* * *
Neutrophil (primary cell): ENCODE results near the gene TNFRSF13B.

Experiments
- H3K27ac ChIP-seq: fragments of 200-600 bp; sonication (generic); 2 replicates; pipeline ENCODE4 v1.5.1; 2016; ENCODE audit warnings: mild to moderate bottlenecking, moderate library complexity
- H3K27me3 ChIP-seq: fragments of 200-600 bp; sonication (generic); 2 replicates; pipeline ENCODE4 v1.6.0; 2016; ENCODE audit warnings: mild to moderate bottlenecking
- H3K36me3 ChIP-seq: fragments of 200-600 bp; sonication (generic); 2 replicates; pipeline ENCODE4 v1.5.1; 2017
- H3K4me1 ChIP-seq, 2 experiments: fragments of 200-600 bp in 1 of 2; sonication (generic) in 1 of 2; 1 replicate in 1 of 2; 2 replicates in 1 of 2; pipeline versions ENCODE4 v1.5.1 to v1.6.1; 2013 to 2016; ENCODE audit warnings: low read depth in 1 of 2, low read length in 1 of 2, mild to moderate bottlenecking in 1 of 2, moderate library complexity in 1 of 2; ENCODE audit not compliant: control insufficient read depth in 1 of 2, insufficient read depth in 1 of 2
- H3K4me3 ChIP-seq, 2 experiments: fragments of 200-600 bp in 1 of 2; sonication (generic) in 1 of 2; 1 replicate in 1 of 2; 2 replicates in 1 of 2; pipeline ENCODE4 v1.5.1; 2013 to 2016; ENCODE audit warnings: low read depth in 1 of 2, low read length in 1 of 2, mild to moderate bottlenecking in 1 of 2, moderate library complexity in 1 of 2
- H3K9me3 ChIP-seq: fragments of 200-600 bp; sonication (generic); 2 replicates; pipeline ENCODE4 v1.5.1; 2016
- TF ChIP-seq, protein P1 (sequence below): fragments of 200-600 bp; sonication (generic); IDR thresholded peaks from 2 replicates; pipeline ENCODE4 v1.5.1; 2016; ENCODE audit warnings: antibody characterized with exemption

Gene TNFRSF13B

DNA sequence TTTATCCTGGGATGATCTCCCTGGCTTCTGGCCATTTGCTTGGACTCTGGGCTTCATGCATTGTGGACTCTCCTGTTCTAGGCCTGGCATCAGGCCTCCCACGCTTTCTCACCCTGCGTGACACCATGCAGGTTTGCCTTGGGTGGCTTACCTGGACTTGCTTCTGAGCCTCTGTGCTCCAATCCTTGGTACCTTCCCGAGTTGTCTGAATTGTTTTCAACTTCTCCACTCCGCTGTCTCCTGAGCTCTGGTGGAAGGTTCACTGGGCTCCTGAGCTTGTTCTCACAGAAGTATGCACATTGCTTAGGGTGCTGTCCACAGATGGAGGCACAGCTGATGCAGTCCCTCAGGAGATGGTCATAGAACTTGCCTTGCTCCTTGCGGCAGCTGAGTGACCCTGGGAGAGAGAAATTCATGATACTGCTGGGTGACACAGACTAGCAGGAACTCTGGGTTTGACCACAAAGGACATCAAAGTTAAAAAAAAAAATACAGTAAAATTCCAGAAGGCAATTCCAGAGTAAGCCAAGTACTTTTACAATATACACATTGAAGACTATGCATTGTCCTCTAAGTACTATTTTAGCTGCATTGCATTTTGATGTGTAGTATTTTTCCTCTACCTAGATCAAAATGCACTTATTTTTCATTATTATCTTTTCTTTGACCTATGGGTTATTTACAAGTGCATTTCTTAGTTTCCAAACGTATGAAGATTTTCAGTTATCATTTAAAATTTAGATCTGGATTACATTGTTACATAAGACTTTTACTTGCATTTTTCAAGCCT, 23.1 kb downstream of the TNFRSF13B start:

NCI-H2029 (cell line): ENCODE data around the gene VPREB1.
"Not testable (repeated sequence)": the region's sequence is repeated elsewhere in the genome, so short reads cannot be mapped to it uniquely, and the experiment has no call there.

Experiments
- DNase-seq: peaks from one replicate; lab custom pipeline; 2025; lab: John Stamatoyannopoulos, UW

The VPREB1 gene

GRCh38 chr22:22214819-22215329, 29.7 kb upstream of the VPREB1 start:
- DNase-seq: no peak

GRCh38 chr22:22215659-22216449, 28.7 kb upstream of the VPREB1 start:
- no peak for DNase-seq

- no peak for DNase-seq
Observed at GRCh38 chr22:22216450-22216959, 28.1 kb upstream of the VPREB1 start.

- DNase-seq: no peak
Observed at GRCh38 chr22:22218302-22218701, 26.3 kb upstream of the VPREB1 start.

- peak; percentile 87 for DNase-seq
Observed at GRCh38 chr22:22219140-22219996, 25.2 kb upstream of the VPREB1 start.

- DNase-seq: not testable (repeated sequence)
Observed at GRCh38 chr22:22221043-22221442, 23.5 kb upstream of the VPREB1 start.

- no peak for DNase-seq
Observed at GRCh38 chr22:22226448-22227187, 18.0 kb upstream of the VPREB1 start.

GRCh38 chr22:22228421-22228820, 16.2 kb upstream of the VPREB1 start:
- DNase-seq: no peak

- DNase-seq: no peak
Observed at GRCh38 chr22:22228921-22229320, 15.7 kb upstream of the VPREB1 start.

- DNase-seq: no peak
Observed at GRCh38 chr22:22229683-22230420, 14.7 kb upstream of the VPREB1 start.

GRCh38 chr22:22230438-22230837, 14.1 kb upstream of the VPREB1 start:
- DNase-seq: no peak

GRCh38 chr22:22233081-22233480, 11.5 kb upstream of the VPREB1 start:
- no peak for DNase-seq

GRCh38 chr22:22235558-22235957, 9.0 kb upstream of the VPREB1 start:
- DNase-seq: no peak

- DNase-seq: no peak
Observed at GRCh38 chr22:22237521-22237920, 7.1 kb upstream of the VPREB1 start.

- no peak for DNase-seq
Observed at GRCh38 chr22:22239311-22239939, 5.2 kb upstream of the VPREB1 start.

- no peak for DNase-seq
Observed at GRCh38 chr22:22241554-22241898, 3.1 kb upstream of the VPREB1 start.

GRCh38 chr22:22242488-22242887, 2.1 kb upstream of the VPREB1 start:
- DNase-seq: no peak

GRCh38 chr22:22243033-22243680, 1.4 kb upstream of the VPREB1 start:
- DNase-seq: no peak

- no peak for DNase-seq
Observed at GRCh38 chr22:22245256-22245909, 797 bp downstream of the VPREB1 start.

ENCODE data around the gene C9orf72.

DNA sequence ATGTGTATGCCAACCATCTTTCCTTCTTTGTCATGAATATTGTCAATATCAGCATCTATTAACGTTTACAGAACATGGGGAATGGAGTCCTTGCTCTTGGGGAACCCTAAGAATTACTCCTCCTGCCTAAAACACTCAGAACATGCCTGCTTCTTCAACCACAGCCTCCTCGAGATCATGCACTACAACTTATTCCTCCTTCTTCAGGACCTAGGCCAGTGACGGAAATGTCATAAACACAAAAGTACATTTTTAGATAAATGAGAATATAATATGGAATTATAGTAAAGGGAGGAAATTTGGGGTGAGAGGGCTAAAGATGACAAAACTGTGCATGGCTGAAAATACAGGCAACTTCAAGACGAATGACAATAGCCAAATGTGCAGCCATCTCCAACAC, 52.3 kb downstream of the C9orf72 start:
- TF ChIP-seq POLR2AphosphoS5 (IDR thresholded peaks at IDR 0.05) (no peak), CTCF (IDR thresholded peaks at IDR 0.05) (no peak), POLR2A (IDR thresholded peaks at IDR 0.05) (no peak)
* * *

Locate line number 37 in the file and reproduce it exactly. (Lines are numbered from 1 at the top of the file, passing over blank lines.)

GRCh38 chr22:22230438-22230837, 14.1 kb upstream of the VPREB1 start: